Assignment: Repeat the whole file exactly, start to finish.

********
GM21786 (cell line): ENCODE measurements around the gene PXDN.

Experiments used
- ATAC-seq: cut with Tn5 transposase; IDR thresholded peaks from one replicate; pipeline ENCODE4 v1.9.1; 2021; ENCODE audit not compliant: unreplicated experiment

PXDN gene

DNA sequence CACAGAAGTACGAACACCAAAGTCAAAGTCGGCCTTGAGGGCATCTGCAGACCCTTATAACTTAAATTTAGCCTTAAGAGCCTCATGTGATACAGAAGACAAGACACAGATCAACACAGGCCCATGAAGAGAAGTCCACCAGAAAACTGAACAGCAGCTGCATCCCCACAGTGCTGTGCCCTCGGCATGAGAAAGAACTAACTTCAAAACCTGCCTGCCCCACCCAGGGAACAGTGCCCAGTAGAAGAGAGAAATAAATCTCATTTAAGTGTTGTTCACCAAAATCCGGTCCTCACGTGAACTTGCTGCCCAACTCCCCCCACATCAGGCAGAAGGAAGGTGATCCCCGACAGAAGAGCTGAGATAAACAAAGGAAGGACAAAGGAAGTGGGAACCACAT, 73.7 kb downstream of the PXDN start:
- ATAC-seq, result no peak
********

GM21786 (cell line): ENCODE measurements around the gene PXDN.

Experiments used
- ATAC-seq: cut with Tn5 transposase; IDR thresholded peaks from one replicate; pipeline ENCODE4 v1.9.1; 2021; ENCODE audit not compliant: unreplicated experiment

PXDN gene

DNA sequence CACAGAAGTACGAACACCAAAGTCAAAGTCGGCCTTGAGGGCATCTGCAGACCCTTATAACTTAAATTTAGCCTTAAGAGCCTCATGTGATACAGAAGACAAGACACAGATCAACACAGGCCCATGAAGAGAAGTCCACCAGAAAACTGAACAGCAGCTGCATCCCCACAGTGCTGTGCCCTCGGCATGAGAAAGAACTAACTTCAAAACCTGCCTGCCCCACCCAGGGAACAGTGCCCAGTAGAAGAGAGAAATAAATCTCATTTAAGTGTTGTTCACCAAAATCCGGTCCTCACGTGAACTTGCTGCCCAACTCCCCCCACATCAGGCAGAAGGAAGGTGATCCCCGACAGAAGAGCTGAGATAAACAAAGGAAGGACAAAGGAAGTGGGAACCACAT, 73.7 kb downstream of the PXDN start:
- ATAC-seq, result no peak